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Eddens, Taylor (2016) HOST-PATHOGEN INTERACTIONS IN PNEUMOCYSTIS INFECTION. Doctoral Dissertation, University of Pittsburgh. (Unpublished)

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Pneumocystis remains the most common opportunistic infection in patients with HIV/AIDS and can cause a life-threatening fulminant pneumonia. Pneumocystis pneumonia is re-emerging in the HIV-negative population, as immunosuppressive medications have greater use clinically. As the at-risk population increases, understanding the underlying host responses that can lead to protection against Pneumocystis becomes imperative. To that end, we characterized the early CD4+ T-cell dependent eosinophilic response to Pneumocystis murina. Importantly, we demonstrated that eosinophils have potent anti-Pneumocystis activity both in vitro and in vivo.
However, eosinophils in the lung can also lead to pathology as seen in allergic airway inflammation in asthma. We therefore compared Pneumocystis to the common airway allergen, house dust mite, and demonstrated that the immune response to both pathogens was highly similar. Pneumocystis antigen exposure resulted in increased airway hyperresponsiveness and mucus production in a Th2-dependent and eosinophil-independent manner. From a translational standpoint, a subset of patients with severe asthma had increased anti-Pneumocystis IgG and IgE antibodies. Patients with high anti-Pneumocystis IgG levels had worsened cough and lung function as measured by spirometry, suggesting that Pneumocystis exposure may be correlated with worsened disease.
As Pneumocystis infection induces such a potent adaptive immune response, we next examined local immunity to Pneumocystis. Inducible bronchus associated lymphoid tissue (iBALT) has been characterized in several models of lung infection and contributes to protection. Pneumocystis infection and exposure in a co-housing model resulted in the formation of iBALT structures in a CXCL13-dependent manner. Importantly, CXCL13 regulation appeared to be dependent on both Th2 and Th17 CD4+ T-cells in vivo and in pulmonary fibroblasts in vitro.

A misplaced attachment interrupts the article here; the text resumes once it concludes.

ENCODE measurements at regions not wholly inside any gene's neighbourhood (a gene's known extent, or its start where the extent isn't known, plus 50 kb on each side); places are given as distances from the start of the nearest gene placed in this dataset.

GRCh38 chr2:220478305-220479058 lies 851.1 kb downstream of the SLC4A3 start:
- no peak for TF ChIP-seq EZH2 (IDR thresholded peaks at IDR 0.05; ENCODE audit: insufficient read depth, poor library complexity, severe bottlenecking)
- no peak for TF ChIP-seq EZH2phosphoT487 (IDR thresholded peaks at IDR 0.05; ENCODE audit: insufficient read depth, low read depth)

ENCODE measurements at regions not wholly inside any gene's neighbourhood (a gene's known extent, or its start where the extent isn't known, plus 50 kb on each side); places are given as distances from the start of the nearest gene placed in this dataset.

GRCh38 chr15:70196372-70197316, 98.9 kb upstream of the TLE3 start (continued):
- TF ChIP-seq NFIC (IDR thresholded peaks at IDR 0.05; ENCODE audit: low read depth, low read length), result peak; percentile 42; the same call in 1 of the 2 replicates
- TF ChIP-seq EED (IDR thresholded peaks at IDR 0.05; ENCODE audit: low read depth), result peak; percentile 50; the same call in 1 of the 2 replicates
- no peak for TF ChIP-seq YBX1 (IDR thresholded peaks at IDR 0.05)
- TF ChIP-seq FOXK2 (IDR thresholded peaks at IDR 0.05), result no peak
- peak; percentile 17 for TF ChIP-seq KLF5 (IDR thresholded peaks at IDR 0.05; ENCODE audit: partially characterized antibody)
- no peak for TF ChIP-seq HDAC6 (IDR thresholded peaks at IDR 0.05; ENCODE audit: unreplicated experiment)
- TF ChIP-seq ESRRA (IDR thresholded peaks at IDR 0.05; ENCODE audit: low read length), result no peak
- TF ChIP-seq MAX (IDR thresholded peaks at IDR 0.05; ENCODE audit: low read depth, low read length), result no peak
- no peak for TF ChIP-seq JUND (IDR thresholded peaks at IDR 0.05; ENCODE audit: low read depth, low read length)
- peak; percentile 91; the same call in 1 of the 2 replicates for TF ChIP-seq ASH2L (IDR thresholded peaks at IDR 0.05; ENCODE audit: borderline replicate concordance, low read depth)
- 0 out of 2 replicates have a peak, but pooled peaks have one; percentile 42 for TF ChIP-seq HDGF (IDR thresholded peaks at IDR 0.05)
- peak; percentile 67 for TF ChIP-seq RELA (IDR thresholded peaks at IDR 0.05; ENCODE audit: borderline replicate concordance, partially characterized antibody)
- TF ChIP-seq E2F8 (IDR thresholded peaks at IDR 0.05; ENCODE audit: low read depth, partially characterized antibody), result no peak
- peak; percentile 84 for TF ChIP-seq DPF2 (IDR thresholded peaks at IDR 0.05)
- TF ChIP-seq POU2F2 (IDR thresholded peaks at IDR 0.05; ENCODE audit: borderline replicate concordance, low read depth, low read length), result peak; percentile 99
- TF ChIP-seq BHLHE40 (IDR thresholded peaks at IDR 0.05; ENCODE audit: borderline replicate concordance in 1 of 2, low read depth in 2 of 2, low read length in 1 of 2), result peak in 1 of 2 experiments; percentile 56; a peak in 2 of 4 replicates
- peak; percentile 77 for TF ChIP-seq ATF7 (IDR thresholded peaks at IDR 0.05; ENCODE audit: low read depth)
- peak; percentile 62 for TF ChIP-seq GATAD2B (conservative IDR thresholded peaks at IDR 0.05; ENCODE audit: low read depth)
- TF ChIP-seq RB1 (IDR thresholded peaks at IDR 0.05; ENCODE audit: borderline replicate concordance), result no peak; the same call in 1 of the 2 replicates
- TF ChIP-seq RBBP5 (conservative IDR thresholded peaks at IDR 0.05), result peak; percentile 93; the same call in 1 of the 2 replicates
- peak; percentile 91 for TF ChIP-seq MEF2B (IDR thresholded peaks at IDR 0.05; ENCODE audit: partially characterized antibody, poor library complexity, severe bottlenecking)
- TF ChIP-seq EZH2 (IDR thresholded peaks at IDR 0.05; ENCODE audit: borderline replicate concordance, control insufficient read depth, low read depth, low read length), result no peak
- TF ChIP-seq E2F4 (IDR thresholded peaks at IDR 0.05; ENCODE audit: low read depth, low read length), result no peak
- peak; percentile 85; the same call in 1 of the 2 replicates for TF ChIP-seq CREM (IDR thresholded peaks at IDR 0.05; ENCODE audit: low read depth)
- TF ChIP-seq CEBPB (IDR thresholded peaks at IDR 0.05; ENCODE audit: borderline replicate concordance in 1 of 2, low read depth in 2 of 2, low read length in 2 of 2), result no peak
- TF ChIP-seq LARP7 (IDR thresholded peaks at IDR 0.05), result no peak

The host response to Pneumocystis is limited in patients with global immunosuppression and the identification of novel drug and vaccine targets is lacking. Towards that end, we annotated the Pneumocystis genome and as proof-of-principle, demonstrated that the kinome (specifically VPS34) was druggable in vitro. Additionally, we utilized various –omics techniques to identify Meu10 and GSC-1 as novel vaccine targets capable of providing partial protection against Pneumocystis. Together, these studies identified novel protective and pathologic immune responses to Pneumocystis and enabled a top-down approach of anti-Pneumocystis therapeutic development.


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Item Type: University of Pittsburgh ETD
Status: Unpublished
CreatorsEmailPitt UsernameORCID
Eddens, Taylortje10@pitt.eduTJE10
ETD Committee:
TitleMemberEmail AddressPitt UsernameORCID
Committee ChairKolls, Jay
Committee MemberBrodsky, Jeffrey
Committee MemberMcgeachy,
Committee MemberVignali,
Committee MemberReed,
Date: 4 August 2016
Date Type: Publication
Defense Date: 3 June 2016
Approval Date: 4 August 2016
Submission Date: 16 June 2016
Access Restriction: 1 year -- Restrict access to University of Pittsburgh for a period of 1 year.
Number of Pages: 243
Institution: University of Pittsburgh
Schools and Programs: School of Medicine > Immunology
Degree: PhD - Doctor of Philosophy
Thesis Type: Doctoral Dissertation
Refereed: Yes
Uncontrolled Keywords: Pneumocystis, vaccine, kinome, eosinophil, asthma, lymphoid tissue
Date Deposited: 05 Aug 2016 01:10
Last Modified: 04 Aug 2017 05:15


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